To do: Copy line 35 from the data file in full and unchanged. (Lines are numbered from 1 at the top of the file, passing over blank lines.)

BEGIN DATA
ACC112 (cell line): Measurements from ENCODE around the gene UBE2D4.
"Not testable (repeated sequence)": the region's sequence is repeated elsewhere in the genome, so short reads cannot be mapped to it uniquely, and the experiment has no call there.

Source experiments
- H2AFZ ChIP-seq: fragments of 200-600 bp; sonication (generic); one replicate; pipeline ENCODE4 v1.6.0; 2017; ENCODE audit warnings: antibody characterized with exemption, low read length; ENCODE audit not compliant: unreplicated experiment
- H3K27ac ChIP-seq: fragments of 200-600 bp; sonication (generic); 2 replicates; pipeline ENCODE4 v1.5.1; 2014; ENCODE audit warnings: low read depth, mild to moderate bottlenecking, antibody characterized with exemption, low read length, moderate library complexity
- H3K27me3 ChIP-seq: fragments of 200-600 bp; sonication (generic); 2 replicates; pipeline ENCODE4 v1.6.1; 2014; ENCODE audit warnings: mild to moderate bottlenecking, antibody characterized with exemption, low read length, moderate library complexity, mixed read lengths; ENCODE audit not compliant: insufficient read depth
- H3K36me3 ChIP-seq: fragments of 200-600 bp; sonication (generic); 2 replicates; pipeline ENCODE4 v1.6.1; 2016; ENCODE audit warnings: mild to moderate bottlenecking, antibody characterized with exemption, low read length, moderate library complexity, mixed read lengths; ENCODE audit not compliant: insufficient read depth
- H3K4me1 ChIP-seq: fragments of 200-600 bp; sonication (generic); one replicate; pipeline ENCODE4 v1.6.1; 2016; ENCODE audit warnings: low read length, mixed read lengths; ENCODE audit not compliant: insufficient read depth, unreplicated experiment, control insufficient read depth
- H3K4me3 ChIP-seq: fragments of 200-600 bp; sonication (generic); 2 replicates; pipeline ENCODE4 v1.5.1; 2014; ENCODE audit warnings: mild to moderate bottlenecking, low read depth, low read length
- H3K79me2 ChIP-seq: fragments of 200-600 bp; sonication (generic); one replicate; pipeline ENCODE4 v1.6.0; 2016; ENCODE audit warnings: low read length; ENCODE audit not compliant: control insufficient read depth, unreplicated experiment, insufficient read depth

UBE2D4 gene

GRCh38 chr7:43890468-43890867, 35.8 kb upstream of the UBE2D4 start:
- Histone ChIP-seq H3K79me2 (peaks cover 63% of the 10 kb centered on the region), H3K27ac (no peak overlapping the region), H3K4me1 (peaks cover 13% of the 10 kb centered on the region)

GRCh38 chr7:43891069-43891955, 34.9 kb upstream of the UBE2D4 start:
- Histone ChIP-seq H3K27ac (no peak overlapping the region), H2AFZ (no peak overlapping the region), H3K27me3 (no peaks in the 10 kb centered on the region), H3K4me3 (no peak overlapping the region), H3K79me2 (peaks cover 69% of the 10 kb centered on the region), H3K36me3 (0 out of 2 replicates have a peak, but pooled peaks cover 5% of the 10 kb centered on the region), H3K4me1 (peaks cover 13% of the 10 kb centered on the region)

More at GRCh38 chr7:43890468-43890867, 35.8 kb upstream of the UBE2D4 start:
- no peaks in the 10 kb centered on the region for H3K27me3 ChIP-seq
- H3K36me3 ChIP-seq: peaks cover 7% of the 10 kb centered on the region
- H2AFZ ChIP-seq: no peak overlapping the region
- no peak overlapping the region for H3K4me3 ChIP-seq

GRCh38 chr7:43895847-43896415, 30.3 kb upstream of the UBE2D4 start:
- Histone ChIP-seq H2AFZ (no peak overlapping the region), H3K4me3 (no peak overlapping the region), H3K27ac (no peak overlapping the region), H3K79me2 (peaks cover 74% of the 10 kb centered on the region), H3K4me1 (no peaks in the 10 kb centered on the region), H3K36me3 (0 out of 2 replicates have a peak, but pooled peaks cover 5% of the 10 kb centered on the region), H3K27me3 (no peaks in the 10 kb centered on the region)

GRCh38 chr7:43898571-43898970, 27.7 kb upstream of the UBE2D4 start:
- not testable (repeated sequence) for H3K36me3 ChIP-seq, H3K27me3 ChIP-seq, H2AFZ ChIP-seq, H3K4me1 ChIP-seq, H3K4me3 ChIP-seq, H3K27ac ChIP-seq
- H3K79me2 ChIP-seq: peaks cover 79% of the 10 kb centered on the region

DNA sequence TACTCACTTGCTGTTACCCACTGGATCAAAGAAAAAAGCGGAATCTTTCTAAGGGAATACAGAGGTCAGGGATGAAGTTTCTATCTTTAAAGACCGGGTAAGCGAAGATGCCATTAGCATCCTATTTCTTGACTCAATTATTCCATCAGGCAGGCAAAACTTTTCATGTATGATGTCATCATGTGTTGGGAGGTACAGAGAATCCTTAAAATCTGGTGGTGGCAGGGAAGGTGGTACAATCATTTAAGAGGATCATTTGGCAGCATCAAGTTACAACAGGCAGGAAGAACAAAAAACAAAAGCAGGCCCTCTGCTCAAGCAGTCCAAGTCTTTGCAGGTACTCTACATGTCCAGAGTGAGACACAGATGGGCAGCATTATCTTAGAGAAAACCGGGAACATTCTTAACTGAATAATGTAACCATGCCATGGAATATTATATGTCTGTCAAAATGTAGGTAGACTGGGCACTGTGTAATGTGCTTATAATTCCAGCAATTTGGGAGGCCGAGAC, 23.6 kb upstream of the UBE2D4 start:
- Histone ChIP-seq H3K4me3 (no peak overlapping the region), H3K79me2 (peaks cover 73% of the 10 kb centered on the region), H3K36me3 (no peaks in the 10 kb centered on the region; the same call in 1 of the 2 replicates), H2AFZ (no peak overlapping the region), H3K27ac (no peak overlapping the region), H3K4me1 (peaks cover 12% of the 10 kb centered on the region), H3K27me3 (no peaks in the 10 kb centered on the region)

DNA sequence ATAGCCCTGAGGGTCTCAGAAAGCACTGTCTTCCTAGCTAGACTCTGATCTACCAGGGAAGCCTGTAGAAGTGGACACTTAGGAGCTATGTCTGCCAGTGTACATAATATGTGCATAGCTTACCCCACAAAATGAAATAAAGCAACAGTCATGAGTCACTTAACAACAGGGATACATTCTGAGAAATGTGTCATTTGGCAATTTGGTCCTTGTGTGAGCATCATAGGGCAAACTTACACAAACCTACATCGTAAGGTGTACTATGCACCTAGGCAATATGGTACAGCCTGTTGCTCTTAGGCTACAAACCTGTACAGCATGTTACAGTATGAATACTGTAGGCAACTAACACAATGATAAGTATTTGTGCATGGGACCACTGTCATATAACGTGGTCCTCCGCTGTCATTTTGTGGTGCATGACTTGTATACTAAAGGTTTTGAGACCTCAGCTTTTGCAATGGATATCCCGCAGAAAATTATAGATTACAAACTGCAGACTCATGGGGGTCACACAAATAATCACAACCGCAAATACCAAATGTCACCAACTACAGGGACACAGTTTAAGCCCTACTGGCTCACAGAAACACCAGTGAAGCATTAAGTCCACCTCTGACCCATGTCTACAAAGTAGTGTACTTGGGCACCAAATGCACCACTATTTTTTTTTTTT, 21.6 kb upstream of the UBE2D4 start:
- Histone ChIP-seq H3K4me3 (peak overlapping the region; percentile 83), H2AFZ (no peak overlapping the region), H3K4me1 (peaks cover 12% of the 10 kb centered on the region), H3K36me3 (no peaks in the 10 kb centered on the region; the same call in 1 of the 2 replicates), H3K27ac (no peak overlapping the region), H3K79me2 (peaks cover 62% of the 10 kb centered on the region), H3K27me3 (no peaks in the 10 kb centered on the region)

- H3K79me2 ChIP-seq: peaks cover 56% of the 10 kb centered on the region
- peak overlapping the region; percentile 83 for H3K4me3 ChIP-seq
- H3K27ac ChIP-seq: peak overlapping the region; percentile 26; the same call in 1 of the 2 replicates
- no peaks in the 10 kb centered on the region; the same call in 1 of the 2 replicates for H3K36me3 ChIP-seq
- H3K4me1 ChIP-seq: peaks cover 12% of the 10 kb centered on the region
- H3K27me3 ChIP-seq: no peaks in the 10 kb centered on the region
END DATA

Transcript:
- H3K27me3 ChIP-seq: no peaks in the 10 kb centered on the region